PBMC were thawed and transferred to a 50-ml conical tube containing 40 ml of TCM (S-MEM, supplemented with 5% heat-inactivated human AB+ serum plus 1% essential amino acids, 1% non-essential amino acids, 1% sodium pyruvate and L-glutamine, all from Gibco), incubated at 37ºC for 10 h, washed twice in PBS, and resuspended to 6 ml in TCM. An amount of 0.3-1 x 106 viable cells/ml (counted by Trypan blue exclusion) was added to 24-well microplates (Costar Corporation, Cambridge, MA, USA) and stimulated with phytohemagglutinin (PHA, 10 µg/ml), the RSVA2 (Long strain) (2 x 105 TCID50), the RSV B (18537) (2 x 105 TCID50) and the control uninfected HEp-2 cell lysate as described (6). After incubation at 37ºC for 48 h the cells were harvested for flow cytometry studies and the supernatant was collected and frozen at -70ºC for the determination of secreted cytokines.
Detection of surface antigens and intracellular cytokines
Flow cytometry was performed using a modified 96-well microplate assay (described by Pharmingen, San Diego, CA, USA). Briefly, PBMC were reacted against fluorescence-labeled anti-human CD3 (SK7), CD4/CD8 (SK3/SK1), CD20 (L27), isotypes as negative controls (Becton Dickinson Company, San Jose, CA, USA), IgM (G20-127), HLA class I (G46-2.6), class II (TU39) and anti-IL-2 (MQ1-17H12), -IL-4 (MP4-25D2), -IL-5 (TRFK5) and -IFN-g (4S.B3) (Pharmingen) antibodies. For intracellular cytokine analysis, PBMC were cultured with Brefeldin A (10 µg/ml; Sigma) for 2 h, reacted against FITC-labeled anti-CD3 antibody, fixed with 4% paraformaldehyde (Ted Pella, Inc., Redding, CA, USA), permeabilized with PBS containing 0.1% saponin (Sigma), and stained with PE-labeled anti-IL-2, -IL-4, -IL-5 and
-IFN-g antibodies. The cells were analyzed with a FACScan apparatus (Becton Dickinson Immunocytometry Systems) using the CellQUEST software from the same company.
An intracellular cytokine test was considered positive if the ratio between the percentages of RSV, PHA and negative control (supernatant of lysate of uninfected HEp-2 cells) stimulus was ³2.
FlowMetrix analysis of secreted cytokines
A multiplex assay was used to detect cytokines (IL-2, IL-4, IL-5, and IFN-g) in the supernatant of stimulated PBMC. Briefly, anti-human IL-2 (MQ1-17H12), -IL-4 (8D4-8), -IL-5 (TRFK5), and -IFN-g (NIB42) (Pharmingen) capture monoclonal antibodies were covalently coupled (32) to latex beads (Luminex Corp., Austin, TX, USA). The beads were reacted against 100 µl of experimental or control samples and the captured cytokine was detected with the corresponding biotinylated detector monoclonal antibody, followed by streptavidin-FITC (Alexa, Molecular Probes, Eugene, OR, USA). FACScan and FlowMetrix computer systems and the Luminex software were used to detect beads.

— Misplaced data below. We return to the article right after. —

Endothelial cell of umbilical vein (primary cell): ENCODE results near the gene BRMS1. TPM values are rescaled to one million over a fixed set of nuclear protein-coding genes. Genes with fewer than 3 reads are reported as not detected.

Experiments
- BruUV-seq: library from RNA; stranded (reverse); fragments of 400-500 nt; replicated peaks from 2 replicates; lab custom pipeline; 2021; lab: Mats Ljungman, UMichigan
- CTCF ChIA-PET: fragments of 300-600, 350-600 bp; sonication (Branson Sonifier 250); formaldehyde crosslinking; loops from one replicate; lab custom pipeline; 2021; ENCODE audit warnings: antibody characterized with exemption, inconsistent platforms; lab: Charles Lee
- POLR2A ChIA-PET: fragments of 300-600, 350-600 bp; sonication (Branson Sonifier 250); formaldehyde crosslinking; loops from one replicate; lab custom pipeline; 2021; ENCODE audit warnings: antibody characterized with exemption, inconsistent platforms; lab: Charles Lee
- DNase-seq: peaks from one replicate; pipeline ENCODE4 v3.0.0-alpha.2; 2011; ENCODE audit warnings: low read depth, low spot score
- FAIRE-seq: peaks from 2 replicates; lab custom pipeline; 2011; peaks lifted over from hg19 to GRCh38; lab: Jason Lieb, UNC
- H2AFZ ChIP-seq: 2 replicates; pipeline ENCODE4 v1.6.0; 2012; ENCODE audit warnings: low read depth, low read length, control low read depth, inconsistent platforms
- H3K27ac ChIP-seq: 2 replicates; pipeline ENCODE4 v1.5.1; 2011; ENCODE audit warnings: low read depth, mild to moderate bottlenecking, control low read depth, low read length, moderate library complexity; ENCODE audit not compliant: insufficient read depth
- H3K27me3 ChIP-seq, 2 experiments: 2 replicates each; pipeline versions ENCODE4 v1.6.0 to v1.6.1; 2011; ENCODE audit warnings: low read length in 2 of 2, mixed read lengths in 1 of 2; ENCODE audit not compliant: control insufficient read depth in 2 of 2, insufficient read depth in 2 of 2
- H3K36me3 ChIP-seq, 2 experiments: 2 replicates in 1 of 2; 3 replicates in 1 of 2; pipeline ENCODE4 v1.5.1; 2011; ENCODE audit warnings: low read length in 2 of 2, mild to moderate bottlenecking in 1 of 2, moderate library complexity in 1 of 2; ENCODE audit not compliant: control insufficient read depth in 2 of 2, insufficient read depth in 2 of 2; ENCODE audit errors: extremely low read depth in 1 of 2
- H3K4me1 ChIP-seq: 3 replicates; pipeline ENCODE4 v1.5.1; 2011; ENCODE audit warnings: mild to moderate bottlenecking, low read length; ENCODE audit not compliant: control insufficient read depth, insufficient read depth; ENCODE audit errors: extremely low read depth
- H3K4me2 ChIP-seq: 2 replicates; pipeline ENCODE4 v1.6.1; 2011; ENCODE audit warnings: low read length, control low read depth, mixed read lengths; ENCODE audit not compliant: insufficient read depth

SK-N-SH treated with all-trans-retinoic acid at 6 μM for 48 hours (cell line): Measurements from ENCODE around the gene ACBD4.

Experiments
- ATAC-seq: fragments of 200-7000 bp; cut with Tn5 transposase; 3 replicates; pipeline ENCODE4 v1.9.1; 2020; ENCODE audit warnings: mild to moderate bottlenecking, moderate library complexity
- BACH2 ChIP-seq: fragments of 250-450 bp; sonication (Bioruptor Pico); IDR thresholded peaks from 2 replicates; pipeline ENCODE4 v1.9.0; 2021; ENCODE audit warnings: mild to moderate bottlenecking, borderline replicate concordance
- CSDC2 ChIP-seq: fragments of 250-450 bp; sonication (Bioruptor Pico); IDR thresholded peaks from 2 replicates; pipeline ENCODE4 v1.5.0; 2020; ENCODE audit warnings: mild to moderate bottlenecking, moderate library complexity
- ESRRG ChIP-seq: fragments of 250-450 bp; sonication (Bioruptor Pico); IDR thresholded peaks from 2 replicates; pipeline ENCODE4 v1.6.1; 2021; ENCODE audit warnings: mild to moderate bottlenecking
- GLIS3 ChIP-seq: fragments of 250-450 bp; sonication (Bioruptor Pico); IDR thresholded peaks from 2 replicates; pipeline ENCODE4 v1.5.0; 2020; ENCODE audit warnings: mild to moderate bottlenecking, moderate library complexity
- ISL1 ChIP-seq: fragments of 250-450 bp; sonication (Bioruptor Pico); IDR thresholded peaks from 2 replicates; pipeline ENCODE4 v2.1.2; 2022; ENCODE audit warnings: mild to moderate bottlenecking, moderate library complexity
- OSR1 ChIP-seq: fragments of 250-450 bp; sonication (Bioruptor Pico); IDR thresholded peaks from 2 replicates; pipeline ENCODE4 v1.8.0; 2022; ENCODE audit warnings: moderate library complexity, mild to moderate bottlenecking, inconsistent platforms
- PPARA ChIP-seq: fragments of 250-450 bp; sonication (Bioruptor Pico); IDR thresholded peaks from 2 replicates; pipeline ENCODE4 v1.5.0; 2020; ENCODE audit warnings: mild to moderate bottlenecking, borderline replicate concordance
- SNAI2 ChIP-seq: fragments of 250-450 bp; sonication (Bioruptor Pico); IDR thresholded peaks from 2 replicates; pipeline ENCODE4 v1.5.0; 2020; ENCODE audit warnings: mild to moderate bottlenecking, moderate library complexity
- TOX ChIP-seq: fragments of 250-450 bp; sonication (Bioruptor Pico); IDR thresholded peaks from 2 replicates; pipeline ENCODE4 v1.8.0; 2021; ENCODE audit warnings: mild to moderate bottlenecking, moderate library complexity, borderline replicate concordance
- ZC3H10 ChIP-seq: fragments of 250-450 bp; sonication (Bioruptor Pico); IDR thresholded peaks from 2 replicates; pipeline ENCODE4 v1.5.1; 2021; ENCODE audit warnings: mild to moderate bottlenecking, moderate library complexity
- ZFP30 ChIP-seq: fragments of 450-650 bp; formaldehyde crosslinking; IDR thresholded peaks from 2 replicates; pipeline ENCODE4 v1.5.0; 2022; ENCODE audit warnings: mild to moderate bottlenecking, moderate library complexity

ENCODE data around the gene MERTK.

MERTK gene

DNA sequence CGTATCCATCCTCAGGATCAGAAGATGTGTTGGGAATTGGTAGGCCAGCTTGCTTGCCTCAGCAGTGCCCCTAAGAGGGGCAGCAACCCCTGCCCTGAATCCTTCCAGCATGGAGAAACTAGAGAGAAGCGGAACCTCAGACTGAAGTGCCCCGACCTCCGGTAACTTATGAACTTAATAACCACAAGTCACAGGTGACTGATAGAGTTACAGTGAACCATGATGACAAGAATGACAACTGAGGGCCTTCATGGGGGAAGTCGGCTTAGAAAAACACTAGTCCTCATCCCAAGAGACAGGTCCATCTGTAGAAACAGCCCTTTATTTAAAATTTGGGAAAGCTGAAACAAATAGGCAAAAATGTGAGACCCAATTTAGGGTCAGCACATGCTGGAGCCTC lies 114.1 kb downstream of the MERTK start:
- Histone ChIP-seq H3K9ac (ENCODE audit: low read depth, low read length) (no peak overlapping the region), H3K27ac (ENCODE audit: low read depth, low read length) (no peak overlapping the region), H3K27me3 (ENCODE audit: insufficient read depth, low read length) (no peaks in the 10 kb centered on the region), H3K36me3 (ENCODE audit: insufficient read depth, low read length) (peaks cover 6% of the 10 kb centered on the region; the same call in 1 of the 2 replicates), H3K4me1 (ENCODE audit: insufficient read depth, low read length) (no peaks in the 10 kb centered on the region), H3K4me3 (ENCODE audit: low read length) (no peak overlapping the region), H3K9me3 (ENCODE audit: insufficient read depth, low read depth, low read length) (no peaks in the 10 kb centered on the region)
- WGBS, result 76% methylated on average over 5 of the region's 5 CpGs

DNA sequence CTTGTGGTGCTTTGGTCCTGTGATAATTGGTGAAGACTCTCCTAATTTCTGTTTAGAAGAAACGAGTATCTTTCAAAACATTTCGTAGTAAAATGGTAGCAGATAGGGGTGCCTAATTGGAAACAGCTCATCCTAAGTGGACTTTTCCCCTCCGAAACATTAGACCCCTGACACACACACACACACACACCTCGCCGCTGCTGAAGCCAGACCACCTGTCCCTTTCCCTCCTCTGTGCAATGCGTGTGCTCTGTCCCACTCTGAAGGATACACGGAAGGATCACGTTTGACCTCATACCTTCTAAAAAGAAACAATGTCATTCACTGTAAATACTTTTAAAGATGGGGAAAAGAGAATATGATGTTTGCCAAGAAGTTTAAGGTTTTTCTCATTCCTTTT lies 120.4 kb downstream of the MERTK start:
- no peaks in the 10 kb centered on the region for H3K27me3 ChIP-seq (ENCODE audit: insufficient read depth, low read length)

The sensitivities of the assays for secreted cytokines were 8 pg/ml for IL-2, 4 pg/ml for IL-4, 6 pg/ml for IL-5 and 17 pg/ml for IFN-g (defined using human recombinant cytokines).
We used the Graphpad Prism, version 2.01, 1998 software and Statistica for Windows, version 4.5, 1993. To compare surface markers of PBMC from unpaired groups of patients we used nonparametric tests. The Kruskal-Wallis test was used when three or more simultaneous groups were compared and the Mann-Whitney test when two groups were compared. To analyze the differences in percentages according to gender and age we used binomial distribution. In all cases, differences were considered significant when P<0.01.
Prevalence of RSV-specific antibodies
In order to determine the presence of RSV-specific antibodies in infants we tested the acute-phase serum specimens by EIA. The data were grouped according to the presence of RSV infection and according to infant age (Table 1). The most commonly detected IgG subclass was IgG1, with only 3/65 patients showing IgG3 and none showing detectable IgG2 or IgG4 antibodies. As expected, RSV-specific maternally acquired IgG antibodies (total IgG) were present in all children <1-3 months of age and then rapidly decreased in prevalence in 3-6- and 6-9-month-old children, consistent with the expected decay in maternal antibody. They then increased in the 9-12-month-old children, consistent with the expected high rate of RSV infection during the first year of life. IgG titers, as indicated by absorbance reading, followed a pattern similar to that of antibody prevalence, i.e., median absorbance decreased in the 6-9-month-age group and increased in the 9-12-month-age group (Figure 1).
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Antibody response to RSV infection
When we tested acute and convalescent specimens from each age group we detected a high rate (12/17) of seroconversion in children >3 months of age and a lower rate (1/20) in younger children. When an approximate 2-fold rise or lack of decrease was considered, only 4 of 20 children <1-3 months showed an antibody response to RSV infection (Figure 2). The IgG1 profile was similar to that of total IgG, but with lower levels. IgG3 was detected in 8/17 patients who were infected with RSV at age ³3 months (data not shown).
The additional convalescent-phase serum specimens obtained from 19 RSV-infected children demonstrated that at 3-4 months after infection the titers began to decrease, as indicated by absorbance reading. We also noted serological evidence of a second RSV infection in 2 children, both of whom had their first infection at <3 months of age (data not shown).
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T and B lymphocyte surface markers